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In-Situ Modal Response Characterization of Pipe Structures Through Reynolds Number Variation

[+] Author Affiliations
Haobin Chen, Ron Hugo, Simon Park

University of Calgary, Calgary, AB, Canada

Paper No. IPC2018-78409, pp. V003T04A048; 9 pages
  • 2018 12th International Pipeline Conference
  • Volume 3: Operations, Monitoring, and Maintenance; Materials and Joining
  • Calgary, Alberta, Canada, September 24–28, 2018
  • Conference Sponsors: Pipeline Division
  • ISBN: 978-0-7918-5188-3
  • Copyright © 2018 by ASME


The modal response characterization of structures is a proven and reliable technique used to monitor system behavior and change, providing information for condition assessment and damage identification. In traditional modal response characterization procedures, an external mass excitation source is used to excite the system, and this is modeled as an impact function. This provides system forcing across a broad range of frequencies. In this investigation, an in-situ method of system excitation is explored. The modal characteristics of externally-supported pipe structures are investigated by varying the flow Reynolds number (Red). Given the increase in flow turbulence with Reynolds number, hydrodynamic pressure fluctuations on the pipe wall provide a varying excitation source. This removes the requirement for an external excitation source.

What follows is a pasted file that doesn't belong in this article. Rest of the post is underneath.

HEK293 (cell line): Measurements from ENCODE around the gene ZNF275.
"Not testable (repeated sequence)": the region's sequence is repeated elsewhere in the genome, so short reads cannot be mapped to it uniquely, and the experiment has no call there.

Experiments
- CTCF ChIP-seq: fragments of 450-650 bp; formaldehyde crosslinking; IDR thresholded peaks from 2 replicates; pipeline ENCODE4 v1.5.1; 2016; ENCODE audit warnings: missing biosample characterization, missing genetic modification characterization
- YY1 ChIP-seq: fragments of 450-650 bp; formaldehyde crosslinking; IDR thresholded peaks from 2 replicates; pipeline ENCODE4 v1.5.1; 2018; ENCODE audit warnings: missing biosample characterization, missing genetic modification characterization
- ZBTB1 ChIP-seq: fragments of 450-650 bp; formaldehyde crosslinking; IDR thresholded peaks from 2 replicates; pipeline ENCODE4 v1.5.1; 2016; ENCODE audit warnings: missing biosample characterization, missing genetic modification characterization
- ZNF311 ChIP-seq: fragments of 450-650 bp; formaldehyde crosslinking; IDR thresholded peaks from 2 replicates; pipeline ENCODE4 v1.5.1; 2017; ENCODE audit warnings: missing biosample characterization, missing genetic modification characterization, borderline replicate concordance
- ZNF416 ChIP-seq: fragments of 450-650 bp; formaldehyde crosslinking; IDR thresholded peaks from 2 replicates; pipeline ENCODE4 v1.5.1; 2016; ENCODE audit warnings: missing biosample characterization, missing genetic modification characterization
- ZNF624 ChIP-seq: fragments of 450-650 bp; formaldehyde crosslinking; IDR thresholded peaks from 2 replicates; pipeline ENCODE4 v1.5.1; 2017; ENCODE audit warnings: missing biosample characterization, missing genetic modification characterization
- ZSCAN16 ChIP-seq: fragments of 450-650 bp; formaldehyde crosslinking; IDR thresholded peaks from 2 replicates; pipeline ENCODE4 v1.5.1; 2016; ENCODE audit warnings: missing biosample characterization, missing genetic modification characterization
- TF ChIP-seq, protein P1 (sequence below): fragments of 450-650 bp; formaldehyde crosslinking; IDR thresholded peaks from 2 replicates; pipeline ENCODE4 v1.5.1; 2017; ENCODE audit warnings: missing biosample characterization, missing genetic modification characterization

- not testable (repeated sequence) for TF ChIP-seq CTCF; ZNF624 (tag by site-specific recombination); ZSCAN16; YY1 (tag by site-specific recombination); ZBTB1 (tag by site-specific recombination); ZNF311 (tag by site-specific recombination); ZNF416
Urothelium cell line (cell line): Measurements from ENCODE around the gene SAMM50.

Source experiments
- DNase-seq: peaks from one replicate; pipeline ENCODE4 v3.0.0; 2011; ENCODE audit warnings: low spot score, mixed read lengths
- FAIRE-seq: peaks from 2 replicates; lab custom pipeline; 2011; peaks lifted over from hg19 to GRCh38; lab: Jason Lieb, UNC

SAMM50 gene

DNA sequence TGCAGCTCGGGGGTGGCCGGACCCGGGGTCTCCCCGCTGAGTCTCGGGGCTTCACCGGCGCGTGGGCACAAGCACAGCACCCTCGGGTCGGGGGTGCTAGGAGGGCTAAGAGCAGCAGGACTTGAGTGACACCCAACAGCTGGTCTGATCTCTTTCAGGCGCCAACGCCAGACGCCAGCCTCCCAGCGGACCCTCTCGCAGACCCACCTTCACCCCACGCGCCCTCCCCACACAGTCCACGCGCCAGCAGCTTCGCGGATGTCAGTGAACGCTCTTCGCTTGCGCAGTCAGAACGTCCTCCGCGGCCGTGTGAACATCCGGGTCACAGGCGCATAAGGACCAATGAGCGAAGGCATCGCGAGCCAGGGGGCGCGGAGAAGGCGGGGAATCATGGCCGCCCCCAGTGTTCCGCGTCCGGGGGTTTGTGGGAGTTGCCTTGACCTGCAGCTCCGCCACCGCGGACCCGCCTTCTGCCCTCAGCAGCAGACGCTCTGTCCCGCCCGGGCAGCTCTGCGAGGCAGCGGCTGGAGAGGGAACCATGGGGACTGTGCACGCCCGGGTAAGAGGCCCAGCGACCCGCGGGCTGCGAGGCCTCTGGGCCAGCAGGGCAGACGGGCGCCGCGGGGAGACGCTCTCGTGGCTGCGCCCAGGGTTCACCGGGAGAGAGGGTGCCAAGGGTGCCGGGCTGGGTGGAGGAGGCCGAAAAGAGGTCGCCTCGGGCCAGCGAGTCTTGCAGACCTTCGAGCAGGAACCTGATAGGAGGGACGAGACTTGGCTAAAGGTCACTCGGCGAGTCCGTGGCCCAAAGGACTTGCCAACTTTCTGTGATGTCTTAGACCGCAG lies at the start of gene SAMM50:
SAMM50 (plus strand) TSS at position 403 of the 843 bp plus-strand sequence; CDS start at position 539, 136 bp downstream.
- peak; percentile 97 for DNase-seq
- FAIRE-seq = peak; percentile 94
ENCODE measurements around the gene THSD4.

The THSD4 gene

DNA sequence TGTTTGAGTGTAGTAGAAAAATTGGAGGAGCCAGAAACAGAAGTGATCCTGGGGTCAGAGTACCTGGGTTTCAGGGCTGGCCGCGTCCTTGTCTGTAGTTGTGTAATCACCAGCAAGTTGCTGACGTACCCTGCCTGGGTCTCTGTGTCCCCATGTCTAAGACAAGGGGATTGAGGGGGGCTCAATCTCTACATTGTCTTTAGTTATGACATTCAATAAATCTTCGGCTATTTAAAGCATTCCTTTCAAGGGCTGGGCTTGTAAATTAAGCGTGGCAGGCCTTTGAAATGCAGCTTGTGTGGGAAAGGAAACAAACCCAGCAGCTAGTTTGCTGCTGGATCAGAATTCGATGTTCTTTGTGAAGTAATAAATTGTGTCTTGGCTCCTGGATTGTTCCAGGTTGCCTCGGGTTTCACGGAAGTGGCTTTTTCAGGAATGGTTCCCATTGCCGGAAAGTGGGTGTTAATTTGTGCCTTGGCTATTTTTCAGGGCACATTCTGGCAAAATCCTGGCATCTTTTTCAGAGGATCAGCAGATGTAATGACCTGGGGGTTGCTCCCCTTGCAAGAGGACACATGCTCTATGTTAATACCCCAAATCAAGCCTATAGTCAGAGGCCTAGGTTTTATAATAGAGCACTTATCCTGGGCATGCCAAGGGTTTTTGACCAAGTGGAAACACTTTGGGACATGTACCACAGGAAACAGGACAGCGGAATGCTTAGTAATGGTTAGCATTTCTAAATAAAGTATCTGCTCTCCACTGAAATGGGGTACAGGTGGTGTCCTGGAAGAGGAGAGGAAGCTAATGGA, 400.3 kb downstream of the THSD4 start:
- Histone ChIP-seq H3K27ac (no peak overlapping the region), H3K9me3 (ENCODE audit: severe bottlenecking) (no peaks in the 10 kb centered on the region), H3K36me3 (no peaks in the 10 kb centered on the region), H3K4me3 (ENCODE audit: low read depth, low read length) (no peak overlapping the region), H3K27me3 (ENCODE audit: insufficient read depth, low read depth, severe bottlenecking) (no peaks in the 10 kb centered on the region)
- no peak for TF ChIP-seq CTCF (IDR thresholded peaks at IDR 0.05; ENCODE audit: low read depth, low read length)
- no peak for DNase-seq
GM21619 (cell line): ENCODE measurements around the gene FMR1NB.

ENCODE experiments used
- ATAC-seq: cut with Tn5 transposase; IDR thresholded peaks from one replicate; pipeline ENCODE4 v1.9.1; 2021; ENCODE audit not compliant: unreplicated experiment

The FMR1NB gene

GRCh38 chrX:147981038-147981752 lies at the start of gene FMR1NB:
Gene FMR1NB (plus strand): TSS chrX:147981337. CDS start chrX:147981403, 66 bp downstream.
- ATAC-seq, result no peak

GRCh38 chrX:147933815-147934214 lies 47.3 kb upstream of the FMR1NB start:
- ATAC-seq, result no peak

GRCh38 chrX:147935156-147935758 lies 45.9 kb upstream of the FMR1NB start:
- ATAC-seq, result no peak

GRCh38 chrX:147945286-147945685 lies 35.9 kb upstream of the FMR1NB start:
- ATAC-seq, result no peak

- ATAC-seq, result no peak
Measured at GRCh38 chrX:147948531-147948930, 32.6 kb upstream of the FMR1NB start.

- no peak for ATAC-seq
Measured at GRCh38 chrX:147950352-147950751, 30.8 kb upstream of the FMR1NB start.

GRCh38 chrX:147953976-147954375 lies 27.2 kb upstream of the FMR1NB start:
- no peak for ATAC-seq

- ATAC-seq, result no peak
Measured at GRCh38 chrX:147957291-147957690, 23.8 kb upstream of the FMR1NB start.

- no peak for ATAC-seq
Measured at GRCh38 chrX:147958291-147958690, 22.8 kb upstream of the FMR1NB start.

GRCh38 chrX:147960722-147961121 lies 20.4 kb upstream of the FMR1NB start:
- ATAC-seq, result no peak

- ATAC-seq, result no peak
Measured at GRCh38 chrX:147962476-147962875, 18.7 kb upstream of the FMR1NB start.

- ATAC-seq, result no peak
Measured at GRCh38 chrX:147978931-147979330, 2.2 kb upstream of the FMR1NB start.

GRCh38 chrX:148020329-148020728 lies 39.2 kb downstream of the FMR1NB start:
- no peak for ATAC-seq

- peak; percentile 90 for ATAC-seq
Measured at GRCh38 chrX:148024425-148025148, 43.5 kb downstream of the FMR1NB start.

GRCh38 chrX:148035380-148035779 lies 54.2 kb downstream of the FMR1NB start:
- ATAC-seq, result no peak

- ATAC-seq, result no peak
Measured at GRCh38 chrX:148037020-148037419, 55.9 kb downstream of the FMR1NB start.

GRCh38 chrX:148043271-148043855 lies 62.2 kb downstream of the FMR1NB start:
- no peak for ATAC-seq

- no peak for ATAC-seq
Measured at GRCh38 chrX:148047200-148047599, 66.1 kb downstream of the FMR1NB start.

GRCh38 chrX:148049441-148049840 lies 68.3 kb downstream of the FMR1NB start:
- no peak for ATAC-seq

A comparative analysis of data sets collected for both Acrylic and ABS pipe material show similar pressure spectra, while vibration spectra change significantly. Pressure spectra reveal a character whereby the spectral energy increases with increasing Reynolds number. A comparison of in-situ results to those obtained using traditional impact response tests show that vibration spectra collected through Reynolds number variation successfully capture the modal characteristics of the pipe-structure.

Copyright © 2018 by ASME



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